Self Care After You've Left Your Career to Stay at Home
Once you've made the big leap to leave your career and stay at home with your kids, it's time to determine how you'll spend your time. 

1.    Prioritize self-care: When you're caring for young children full-time, it's easy to put your own needs last. However, it's essential to prioritize self-care and make time for yourself. This can include simple things like taking a hot bath, going for a walk, or reading a book. Make sure to schedule time for self-care regularly to help you recharge and stay refreshed.

Self-care is a personal and individualized concept, and what works for one woman may not work for another. Some women may find that self-care involves taking time to exercise, meditate, or do yoga, while others may prefer reading a book, taking a long bath, or going for a walk in nature. The important thing is to identify the activities that make you feel relaxed, refreshed, and happy, and to make time for those activities regularly. It's also worth noting that self-care isn't a luxury, but a necessity for overall wellbeing, so finding time for self-care should be a priority for all women, especially those who are caring for young children or taking on other caregiving roles.

2.    Stay connected with your professional network: It's important to stay connected with your professional network, even if you're not currently working. Reach out to former colleagues or industry contacts to keep up with the latest developments in your field. Attend virtual conferences or webinars to stay up-to-date on industry trends and network with other professionals.

Staying connected with your professional network is important, but the way you do it will depend on your individual circumstances and preferences. For some women, this might involve attending virtual networking events, reaching out to former colleagues, or staying active on social media platforms like LinkedIn. For others, it might involve joining online discussion forums or participating in industry-related groups on social media. It's important to find the methods that work best for you and to be consistent in your efforts to stay connected with your professional network. Regular communication can help you stay informed about the latest developments in your field, and can also help you build relationships with other professionals that may be valuable in the future.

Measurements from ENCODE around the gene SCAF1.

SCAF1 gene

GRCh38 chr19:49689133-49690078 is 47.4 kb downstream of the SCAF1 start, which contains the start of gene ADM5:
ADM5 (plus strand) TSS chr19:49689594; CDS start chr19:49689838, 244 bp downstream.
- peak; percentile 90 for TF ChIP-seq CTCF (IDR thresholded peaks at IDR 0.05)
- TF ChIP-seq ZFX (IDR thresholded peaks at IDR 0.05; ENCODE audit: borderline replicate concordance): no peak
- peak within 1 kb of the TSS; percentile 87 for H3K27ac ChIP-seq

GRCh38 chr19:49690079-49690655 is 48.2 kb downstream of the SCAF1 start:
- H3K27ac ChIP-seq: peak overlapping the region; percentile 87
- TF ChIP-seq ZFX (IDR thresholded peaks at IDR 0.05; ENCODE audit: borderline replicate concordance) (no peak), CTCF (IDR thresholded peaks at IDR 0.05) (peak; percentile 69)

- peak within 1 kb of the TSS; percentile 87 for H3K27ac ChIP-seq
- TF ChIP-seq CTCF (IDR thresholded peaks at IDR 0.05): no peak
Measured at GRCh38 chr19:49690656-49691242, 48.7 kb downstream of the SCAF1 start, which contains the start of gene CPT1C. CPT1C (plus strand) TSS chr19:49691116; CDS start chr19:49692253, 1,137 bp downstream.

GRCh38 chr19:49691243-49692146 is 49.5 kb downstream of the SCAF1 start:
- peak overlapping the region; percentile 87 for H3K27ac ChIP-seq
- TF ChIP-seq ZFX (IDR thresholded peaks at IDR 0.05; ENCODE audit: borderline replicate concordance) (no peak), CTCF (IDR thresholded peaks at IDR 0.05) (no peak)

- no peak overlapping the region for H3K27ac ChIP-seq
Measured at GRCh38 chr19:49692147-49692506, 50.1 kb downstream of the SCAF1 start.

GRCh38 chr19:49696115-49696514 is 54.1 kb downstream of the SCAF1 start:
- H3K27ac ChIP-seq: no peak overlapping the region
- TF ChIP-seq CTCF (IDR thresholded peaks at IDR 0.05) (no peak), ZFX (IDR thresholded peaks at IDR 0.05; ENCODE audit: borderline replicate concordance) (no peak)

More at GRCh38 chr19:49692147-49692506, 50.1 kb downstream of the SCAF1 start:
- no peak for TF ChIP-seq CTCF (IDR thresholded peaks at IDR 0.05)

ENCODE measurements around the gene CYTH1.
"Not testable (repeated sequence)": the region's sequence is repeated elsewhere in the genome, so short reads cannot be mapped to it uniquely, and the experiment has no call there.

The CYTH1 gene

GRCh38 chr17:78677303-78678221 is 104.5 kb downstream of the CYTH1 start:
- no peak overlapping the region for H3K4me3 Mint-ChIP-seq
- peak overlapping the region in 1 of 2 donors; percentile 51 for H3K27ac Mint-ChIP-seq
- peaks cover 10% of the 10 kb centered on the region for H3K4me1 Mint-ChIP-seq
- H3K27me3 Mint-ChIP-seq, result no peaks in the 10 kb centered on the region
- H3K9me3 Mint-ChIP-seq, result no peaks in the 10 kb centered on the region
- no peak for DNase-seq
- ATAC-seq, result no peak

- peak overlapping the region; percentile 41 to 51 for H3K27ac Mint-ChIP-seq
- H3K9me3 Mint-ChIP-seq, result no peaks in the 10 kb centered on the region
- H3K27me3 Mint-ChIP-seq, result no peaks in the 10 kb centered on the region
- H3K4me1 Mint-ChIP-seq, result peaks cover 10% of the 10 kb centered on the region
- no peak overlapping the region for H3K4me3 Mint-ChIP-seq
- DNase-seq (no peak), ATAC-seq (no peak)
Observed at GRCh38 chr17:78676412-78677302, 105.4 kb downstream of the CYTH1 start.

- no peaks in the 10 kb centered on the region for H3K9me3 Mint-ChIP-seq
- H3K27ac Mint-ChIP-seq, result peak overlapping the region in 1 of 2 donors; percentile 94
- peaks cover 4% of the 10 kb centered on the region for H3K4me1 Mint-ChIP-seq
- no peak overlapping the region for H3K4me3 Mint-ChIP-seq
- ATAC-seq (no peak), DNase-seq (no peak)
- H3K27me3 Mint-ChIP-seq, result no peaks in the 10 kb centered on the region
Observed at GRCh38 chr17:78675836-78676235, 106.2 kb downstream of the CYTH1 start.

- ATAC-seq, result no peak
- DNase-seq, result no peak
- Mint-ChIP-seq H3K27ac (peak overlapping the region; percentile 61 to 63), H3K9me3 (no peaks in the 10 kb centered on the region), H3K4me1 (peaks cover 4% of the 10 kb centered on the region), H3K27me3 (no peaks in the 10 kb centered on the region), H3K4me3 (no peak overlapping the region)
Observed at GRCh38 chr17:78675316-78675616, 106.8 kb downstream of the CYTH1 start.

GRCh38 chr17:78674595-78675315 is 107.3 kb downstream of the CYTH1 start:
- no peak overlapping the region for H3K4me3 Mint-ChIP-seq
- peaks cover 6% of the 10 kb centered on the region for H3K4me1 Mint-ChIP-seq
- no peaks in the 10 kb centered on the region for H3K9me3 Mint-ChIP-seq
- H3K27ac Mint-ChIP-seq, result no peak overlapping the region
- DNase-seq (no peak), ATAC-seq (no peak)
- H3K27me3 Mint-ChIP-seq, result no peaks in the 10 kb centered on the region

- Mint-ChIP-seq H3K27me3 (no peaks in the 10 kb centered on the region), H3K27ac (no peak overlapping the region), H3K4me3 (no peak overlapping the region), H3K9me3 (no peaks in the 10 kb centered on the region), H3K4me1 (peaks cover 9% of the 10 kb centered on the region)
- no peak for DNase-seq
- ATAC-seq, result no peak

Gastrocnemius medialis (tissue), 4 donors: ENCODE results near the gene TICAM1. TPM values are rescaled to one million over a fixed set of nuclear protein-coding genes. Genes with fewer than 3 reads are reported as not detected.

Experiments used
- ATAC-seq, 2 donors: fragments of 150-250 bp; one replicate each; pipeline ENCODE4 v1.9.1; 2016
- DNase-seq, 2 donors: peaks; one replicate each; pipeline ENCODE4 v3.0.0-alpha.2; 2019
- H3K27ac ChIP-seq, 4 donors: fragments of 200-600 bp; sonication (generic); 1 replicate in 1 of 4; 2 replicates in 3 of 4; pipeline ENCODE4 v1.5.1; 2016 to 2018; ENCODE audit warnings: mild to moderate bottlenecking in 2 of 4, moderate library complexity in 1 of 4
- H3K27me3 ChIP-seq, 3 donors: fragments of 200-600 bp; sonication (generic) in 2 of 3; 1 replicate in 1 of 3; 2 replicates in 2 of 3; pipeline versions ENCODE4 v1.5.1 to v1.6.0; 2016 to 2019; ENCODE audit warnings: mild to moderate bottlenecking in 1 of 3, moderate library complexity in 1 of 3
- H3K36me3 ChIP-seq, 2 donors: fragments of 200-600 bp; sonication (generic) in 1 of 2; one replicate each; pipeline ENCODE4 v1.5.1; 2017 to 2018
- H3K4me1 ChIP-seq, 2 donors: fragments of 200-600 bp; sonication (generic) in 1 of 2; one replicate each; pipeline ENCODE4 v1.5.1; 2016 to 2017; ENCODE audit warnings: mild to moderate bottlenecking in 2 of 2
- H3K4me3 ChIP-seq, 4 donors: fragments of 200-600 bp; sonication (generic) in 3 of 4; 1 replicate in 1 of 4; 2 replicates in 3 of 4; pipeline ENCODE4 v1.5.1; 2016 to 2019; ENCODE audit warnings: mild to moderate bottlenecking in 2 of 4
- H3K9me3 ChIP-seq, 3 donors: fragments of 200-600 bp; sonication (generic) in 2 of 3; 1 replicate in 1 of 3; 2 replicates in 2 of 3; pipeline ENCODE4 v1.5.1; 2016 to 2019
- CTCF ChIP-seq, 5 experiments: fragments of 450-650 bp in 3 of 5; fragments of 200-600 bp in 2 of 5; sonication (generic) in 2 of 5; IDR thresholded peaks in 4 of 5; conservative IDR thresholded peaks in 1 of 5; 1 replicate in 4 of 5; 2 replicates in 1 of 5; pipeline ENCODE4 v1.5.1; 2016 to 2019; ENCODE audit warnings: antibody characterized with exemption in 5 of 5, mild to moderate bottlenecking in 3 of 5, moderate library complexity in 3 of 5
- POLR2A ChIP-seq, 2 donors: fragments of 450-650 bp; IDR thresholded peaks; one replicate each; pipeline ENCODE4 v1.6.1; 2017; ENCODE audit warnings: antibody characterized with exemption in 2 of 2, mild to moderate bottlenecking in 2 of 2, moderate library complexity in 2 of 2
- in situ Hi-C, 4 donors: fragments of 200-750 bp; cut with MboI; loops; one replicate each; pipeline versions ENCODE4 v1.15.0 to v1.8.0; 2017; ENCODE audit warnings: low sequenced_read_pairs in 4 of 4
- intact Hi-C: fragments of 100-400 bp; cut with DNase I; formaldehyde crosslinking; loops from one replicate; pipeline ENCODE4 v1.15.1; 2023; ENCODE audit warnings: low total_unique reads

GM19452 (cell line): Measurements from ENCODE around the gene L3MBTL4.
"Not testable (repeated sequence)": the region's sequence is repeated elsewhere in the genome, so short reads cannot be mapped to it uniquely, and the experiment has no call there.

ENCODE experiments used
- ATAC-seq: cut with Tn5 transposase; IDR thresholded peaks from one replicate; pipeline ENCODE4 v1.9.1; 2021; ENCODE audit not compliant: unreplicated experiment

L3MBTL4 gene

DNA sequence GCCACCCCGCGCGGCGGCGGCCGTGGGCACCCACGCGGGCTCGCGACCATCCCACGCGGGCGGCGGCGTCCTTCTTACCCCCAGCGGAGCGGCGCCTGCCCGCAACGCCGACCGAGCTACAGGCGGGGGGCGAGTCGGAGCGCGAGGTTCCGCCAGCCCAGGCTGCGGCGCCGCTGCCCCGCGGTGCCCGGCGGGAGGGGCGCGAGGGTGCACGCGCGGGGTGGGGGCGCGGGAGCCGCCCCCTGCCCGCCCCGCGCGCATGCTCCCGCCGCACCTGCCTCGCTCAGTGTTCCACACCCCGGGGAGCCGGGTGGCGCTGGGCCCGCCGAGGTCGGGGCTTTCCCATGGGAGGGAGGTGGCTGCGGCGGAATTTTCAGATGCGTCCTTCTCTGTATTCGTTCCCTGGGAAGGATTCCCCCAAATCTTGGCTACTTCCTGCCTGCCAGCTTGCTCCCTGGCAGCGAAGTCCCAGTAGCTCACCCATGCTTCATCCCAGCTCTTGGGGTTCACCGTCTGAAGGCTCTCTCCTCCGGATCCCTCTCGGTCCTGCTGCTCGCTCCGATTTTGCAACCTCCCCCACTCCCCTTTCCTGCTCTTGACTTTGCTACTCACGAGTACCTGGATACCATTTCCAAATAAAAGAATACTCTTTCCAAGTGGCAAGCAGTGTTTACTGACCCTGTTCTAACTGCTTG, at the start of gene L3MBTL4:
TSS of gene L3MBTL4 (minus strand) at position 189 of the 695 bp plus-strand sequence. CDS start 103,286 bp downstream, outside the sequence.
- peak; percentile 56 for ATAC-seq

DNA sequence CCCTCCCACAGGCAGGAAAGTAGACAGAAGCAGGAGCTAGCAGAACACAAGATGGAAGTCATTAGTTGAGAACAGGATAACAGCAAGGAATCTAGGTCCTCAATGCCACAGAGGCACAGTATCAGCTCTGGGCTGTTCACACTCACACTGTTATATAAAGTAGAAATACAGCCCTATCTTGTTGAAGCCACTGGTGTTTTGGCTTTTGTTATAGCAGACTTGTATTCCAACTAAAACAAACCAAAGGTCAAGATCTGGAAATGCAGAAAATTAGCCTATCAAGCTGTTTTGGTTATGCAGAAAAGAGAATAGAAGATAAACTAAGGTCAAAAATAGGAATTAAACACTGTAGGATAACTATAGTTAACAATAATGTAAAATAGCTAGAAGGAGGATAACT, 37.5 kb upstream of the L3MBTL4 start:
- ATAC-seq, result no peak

3.    Find ways to use your skills: Just because you're not working in your field doesn't mean you can't use your skills. Look for opportunities to volunteer or take on freelance projects that align with your interests and expertise. This can help you stay engaged and build your portfolio, which can be helpful if you decide to re-enter the workforce in the future.

Even if you're not currently working in your field, you can still find ways to use the skills and expertise you've developed over the course of your career. This can help you maintain a sense of purpose and engagement, and may even lead to new opportunities in the future.

There are a variety of ways to use your skills outside of a traditional work environment. For example, you might consider volunteering with a local organization or non-profit that aligns with your interests or values. You could also look for freelance or consulting projects in your field, or offer your services as a mentor or coach to others in your industry. Additionally, you might consider starting a side hustle or small business that leverages your skills and expertise.

If you're looking for support in this season of your life, jump into my group here.


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